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I am an inexperienced nurse and haven’t worked for several years. What do you suggest I do to make myself more marketable?

Thursday January 31, 2013
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Dear Donna,

I am an inexperienced nurse and haven’t worked in the nursing profession for several years. I have taken a nursing refresher course, but still can't find a job. What do you suggest I do to make myself more marketable?


Dear Donna replies:

Dear Desperate,

The hospital job market for nurses in most parts of the country is very tight right now. So without very recent hospital experience, those jobs are not there. There are jobs for you in other areas since the entire job market for nurses is shifting. Even though you are not a new nurse, this article will provide helpful tips and strategies to move forward in your career, “New nurse, new job strategies” (www.Nurse.com/Cardillo/Strategies).

Since you are unemployed, the first thing you want to do is find a volunteer position as a nurse while you continue to look for paid employment. Volunteering is a great way to gain some recent experience to put on your resume and discuss during an interview. It also is a good way to hone old skills and learn new ones. It will help to build your confidence and expand your professional network, not to mention give structure to your days. Volunteering often leads to paid employment. I always say if you can't get in the front door, try the back. Try your local public health department, a free clinic, a hospice or the American Red Cross.

Attend career fairs in your area. In addition to hospitals, there are often nontraditional employers exhibiting at these events, as well as agencies that place nurses in nontraditional roles. Agency work, even if only part-time or temporary, is a good way to make some income while seeking full-time. regular employment. It can also help you try out a new specialty, gain some experience, and get a foot in the door. Plus, it also often leads to regular employment. But not all agencies do nontraditional placement, so you need to find the ones that do. See what's coming up in your area at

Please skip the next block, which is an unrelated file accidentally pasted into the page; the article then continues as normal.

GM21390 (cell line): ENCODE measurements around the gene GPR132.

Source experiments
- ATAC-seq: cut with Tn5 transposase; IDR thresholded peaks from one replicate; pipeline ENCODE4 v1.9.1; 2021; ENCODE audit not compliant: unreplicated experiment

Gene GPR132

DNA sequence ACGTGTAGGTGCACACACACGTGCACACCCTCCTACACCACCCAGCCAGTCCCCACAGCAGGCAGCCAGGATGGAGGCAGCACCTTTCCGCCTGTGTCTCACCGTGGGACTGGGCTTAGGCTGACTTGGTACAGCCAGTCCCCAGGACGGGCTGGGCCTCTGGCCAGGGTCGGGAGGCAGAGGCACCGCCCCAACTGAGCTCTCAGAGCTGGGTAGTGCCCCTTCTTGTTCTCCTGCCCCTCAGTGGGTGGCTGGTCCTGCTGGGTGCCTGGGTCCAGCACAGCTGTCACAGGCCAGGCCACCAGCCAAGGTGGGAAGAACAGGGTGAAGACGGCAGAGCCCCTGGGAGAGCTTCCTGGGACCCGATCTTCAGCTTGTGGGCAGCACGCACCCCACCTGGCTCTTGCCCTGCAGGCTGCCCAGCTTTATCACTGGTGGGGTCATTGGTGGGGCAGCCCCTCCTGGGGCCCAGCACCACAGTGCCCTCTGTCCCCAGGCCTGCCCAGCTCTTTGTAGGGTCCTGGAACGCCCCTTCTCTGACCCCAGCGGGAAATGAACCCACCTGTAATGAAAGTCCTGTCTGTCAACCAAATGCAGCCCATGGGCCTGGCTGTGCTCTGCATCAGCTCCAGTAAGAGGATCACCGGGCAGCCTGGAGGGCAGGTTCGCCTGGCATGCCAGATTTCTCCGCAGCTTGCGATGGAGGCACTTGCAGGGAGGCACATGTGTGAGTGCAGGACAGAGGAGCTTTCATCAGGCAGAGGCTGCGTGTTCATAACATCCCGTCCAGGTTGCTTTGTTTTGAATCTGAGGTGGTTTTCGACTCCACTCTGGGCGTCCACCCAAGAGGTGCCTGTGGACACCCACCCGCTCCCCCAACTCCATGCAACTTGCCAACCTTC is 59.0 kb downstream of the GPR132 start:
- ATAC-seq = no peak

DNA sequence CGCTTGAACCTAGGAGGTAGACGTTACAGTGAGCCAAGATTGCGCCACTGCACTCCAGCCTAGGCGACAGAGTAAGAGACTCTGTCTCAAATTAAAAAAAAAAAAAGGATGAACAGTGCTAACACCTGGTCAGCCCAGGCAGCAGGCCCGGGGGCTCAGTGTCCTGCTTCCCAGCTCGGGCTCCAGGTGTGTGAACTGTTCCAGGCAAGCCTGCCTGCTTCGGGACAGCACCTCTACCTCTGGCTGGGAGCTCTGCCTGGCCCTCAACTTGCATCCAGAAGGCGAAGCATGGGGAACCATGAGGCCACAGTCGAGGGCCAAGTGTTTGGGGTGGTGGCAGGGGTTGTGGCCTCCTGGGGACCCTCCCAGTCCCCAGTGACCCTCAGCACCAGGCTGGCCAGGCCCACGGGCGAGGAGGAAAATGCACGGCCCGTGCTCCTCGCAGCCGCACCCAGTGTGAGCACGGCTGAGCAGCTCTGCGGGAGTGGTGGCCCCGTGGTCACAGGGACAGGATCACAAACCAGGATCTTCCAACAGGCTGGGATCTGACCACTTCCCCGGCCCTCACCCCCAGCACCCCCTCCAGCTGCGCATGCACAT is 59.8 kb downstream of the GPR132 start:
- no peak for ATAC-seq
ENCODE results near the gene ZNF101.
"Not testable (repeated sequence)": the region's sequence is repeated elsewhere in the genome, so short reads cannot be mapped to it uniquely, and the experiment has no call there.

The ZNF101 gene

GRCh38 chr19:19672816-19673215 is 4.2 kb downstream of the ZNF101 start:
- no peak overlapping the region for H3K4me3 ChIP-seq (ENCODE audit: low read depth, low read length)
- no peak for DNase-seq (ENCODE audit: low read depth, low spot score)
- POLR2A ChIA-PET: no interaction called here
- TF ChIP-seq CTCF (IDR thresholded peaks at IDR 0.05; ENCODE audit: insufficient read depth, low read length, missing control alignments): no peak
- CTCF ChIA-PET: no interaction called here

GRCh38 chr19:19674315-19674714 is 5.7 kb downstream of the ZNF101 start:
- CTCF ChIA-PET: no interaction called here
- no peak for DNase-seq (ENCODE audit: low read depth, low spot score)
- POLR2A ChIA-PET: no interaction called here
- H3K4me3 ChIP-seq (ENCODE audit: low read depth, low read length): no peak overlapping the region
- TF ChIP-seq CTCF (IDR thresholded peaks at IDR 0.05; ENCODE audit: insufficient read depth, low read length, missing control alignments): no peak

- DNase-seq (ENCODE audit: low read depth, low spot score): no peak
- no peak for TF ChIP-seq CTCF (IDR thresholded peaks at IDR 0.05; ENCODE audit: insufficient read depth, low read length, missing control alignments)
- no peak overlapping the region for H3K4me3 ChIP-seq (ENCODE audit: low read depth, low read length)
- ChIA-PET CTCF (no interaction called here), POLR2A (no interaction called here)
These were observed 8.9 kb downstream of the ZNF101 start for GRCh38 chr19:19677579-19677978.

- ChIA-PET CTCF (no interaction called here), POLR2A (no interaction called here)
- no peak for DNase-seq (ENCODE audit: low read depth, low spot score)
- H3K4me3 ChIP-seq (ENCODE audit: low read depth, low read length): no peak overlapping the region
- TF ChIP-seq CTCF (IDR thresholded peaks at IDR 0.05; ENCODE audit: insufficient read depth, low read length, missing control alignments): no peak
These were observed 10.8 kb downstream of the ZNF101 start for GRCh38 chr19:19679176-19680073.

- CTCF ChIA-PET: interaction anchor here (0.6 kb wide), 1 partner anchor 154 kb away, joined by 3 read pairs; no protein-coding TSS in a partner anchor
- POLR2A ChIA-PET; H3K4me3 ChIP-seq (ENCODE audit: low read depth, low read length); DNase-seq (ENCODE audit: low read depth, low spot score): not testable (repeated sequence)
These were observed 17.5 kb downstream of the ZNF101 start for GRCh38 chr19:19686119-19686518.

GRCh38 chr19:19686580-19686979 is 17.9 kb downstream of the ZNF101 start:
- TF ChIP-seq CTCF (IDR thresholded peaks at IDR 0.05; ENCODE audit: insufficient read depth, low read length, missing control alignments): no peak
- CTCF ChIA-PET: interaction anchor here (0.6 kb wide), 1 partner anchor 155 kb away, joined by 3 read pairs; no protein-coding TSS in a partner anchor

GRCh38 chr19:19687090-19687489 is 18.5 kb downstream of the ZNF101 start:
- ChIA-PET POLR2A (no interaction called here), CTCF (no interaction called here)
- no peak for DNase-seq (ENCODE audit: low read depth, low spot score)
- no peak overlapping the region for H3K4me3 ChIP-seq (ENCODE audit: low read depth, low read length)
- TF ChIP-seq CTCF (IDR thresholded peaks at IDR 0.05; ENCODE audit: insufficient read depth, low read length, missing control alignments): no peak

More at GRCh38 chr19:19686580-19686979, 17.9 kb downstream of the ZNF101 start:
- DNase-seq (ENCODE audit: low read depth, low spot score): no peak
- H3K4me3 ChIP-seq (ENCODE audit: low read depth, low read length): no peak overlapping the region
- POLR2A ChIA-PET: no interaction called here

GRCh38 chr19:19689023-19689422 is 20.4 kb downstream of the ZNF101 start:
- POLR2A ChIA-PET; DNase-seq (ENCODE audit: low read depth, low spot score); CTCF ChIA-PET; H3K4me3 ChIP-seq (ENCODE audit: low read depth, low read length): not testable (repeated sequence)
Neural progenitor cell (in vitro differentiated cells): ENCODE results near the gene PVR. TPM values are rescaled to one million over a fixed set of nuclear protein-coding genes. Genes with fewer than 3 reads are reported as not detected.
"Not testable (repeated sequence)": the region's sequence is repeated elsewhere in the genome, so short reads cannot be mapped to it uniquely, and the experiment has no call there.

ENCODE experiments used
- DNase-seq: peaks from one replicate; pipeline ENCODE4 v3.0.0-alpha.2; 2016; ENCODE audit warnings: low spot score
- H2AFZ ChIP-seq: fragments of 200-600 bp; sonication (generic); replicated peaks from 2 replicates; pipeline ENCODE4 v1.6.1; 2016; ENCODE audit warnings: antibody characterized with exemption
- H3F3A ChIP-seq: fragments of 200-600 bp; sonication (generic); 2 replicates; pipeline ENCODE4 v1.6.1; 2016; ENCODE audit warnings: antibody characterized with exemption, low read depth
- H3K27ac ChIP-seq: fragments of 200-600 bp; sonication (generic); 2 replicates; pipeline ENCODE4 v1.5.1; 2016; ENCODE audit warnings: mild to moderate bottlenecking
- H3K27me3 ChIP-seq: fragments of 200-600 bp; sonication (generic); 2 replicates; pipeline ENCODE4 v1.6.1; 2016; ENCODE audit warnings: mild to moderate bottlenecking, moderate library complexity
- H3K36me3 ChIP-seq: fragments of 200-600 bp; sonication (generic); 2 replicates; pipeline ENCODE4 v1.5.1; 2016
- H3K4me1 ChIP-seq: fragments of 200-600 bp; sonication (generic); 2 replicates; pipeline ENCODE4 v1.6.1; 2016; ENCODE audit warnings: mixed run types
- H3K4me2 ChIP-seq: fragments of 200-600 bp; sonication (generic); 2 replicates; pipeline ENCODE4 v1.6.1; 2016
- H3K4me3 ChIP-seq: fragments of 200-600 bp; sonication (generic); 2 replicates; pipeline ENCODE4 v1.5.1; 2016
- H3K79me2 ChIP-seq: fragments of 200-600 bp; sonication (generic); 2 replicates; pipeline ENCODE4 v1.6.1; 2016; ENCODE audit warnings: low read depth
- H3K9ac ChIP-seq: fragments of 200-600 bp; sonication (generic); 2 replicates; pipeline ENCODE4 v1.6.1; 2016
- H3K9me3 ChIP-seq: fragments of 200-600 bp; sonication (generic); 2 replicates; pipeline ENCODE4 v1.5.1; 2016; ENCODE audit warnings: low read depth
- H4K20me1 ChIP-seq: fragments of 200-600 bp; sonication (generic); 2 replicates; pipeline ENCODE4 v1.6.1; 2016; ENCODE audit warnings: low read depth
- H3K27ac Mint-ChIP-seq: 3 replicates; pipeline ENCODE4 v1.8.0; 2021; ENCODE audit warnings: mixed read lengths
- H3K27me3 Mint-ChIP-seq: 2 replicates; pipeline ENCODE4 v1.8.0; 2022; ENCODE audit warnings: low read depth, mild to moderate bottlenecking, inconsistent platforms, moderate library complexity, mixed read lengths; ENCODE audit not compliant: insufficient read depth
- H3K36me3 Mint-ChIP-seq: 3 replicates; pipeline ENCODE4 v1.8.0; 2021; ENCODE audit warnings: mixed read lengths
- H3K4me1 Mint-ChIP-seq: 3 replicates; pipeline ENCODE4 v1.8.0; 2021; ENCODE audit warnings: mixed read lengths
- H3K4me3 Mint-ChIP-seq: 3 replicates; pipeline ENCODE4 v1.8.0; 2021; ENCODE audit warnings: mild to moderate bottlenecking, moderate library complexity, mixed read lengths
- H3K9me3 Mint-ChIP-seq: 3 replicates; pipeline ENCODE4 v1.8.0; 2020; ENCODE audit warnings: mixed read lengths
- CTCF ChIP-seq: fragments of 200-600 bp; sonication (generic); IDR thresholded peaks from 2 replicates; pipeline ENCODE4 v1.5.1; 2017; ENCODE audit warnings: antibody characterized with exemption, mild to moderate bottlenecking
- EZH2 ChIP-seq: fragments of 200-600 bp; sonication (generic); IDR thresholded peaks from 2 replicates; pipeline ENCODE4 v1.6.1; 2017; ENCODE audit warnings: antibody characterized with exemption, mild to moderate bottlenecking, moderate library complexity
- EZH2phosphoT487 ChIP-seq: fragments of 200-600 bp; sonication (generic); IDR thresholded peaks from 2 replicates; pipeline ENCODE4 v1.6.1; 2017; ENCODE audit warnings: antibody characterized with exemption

www.Nurse.com/Events/Career-fairs/ and read “How to get the most out of attending a career fair” (www.Nurse.com/Cardillo/Career-fair).

You need to look in new directions for employment and you need new skills and strategies to find those jobs. It would be ideal for you to attend my Career Alternatives for Nurses seminar or use the home study version. Find out more at www.Nurse.com/Events/CE-seminars/ and CE.Nurse.com/Professional-Development. You'll also find “The ULTIMATE Career Guide for Nurses: Practical Advice for Thriving at Every Stage of Your Career” helpful (www.Nurse.com/CE/7250).

Transitioning back into the workforce is a process, so be patient. When what you're doing isn't working, it's time to try a new approach. Take the suggestions above, including those in the referenced articles and links, and move in a new direction.

Best wishes,

Donna Cardillo, RN, MA, well-known career guru, is Nurse.com’s “Dear Donna” and author of “Your First Year as a Nurse: Making the Transition from Total Novice to Successful Professional” and “The ULTIMATE Career Guide for Nurses: Practical Advice for Thriving at Every Stage of Your Career.” Information about the books is available at www.Nurse.com/CE/7010 and www.Nurse.com/CE/7250, respectively. To ask Donna your question, go to www.Nurse.com/Asktheexperts/Deardonna. Find a “Dear Donna” seminar near you: Call 800-866-0919 or visit http://Events.nursingspectrum.com/Seminar.